These plants reside in damp soils too poor to support most plant life. They supplement their nutrient intake by absorbing insects that they trap in their "pitchers".While the pitcher plants are probably the most prevalent carnivores across Franklin and Liberty counties, the sharp eyed travelers may also spot butterworts (Pinguicula spp.), sundews (Drosera spp.), bladderworts (Utricularia spp.), and Venus fly trap (Dionaea muscipula) - this last species is native to the Carolinas and has become naturalized in north Florida in limited locations.
The great horned owl nest has generated a great deal of interest, but now they have become "branchlings"-actual word-they are more difficult to photograph because they tend get up into branches with more needles. There is also a significant difference in size, possibly indicating an age difference of several days.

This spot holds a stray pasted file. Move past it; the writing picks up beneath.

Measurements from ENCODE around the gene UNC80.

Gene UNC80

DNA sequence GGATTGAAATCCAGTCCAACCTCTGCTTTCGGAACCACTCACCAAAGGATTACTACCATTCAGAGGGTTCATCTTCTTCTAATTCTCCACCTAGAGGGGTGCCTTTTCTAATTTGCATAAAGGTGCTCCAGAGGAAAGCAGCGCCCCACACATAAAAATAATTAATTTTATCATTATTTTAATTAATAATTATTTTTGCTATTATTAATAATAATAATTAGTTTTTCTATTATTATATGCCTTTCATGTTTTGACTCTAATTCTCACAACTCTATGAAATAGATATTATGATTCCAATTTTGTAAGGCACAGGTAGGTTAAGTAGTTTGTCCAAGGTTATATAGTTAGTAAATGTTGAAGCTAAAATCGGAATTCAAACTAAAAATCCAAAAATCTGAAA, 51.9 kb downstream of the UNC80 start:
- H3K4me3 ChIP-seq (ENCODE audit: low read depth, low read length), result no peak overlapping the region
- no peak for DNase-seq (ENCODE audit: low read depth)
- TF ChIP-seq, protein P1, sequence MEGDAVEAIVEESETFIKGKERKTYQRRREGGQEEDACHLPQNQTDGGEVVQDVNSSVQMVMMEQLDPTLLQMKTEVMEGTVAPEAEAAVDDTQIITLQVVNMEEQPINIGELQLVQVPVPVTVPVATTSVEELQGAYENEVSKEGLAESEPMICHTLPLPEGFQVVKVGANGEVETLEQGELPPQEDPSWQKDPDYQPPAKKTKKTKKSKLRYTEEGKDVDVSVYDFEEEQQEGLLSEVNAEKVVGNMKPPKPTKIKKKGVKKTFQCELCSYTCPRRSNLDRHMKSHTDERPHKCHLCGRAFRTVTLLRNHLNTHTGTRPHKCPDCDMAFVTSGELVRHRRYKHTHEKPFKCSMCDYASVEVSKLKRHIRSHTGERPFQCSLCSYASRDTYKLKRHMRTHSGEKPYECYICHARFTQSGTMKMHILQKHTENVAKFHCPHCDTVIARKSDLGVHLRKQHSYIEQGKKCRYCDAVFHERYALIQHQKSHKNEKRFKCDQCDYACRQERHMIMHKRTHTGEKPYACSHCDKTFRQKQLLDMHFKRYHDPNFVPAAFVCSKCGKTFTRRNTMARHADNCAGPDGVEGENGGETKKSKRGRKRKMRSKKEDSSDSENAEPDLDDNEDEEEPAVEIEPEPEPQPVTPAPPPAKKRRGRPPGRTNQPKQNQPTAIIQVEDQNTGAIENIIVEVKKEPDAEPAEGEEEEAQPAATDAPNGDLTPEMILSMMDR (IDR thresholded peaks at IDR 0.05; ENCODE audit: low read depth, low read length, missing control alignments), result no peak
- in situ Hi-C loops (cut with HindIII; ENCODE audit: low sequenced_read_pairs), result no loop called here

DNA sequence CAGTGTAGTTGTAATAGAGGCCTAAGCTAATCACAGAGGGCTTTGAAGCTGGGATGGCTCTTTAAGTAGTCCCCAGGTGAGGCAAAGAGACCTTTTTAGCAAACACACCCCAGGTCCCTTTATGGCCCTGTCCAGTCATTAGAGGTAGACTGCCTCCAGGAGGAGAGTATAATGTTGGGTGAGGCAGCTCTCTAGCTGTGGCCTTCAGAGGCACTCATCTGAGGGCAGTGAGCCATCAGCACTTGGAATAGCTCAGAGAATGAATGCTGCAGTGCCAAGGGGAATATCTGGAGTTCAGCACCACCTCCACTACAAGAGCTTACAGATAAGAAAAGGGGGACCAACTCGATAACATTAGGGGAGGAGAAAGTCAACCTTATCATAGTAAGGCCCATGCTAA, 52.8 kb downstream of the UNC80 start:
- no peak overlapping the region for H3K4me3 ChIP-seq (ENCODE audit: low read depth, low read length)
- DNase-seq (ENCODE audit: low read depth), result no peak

The smaller bird spends more time in and around the nest, while the larger sibling is all over the tree.
The ospreys have gotten very active on their nests and probably have eggs by now.
The herons have started to stand in their nests more, so we should be seeing some nestlings very soon.